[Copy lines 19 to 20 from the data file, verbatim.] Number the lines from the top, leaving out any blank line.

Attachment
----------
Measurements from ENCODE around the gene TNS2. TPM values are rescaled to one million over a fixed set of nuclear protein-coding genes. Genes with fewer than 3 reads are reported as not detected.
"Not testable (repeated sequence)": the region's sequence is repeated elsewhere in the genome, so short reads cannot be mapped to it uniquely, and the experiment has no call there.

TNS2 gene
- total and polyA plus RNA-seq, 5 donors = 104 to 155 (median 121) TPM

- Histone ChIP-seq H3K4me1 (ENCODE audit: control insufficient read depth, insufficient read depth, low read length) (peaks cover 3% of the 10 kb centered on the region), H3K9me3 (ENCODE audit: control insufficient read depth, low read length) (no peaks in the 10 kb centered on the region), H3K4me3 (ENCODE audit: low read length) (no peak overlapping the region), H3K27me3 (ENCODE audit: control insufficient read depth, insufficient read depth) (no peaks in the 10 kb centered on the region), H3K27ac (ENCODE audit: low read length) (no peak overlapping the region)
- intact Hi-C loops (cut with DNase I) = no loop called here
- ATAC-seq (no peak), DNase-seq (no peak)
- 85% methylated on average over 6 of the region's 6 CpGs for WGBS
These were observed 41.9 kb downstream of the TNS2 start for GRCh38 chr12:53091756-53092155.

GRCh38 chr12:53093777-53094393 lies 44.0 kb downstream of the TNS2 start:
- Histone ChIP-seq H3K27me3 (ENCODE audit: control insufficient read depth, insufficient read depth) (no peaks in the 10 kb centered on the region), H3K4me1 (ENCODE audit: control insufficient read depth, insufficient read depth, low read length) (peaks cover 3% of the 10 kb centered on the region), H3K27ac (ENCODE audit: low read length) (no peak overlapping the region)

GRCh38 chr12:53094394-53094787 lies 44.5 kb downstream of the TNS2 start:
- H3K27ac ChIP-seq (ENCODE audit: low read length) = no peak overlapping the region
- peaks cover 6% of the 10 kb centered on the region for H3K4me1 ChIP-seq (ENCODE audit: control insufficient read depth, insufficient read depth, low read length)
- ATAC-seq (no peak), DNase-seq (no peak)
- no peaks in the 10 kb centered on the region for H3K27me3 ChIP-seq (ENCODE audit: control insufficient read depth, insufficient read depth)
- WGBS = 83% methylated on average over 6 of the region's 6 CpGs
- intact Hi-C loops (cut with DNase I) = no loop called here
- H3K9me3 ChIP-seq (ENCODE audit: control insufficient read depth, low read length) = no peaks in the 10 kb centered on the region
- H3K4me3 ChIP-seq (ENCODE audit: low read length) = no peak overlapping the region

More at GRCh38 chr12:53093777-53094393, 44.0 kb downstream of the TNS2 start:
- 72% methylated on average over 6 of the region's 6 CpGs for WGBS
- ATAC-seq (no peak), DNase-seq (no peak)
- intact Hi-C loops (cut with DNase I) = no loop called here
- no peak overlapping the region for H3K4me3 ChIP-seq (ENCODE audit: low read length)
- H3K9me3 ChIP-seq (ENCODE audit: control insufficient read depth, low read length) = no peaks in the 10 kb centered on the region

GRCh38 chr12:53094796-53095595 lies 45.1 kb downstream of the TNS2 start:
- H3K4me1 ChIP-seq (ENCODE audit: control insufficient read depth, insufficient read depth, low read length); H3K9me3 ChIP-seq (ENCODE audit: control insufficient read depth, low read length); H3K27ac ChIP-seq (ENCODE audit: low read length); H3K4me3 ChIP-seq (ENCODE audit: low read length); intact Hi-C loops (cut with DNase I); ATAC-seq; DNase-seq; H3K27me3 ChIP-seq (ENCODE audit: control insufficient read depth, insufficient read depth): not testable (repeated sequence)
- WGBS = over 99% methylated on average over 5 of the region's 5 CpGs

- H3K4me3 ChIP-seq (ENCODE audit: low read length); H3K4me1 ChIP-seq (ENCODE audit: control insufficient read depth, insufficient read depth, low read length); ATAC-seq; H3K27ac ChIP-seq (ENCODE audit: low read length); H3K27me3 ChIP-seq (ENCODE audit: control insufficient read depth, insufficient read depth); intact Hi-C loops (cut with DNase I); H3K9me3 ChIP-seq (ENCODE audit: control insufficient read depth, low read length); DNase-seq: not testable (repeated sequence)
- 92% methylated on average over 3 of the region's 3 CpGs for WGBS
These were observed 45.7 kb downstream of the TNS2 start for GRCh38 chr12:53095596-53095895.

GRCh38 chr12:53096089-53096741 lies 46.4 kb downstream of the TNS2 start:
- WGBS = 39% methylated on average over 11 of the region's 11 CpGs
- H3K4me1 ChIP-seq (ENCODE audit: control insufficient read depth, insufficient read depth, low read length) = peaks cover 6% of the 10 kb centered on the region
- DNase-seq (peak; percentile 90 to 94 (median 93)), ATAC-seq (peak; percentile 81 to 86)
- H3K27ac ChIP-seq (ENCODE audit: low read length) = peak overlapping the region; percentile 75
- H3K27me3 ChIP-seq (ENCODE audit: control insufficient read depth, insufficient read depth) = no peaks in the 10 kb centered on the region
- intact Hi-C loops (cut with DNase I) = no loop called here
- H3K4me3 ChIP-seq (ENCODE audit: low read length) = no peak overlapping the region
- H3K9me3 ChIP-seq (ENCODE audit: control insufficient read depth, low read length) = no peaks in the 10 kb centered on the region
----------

- H3K9me3 ChIP-seq (ENCODE audit: control insufficient read depth, low read length) = no peaks in the 10 kb centered on the region
- H3K4me3 ChIP-seq (ENCODE audit: low read length) = no peak overlapping the region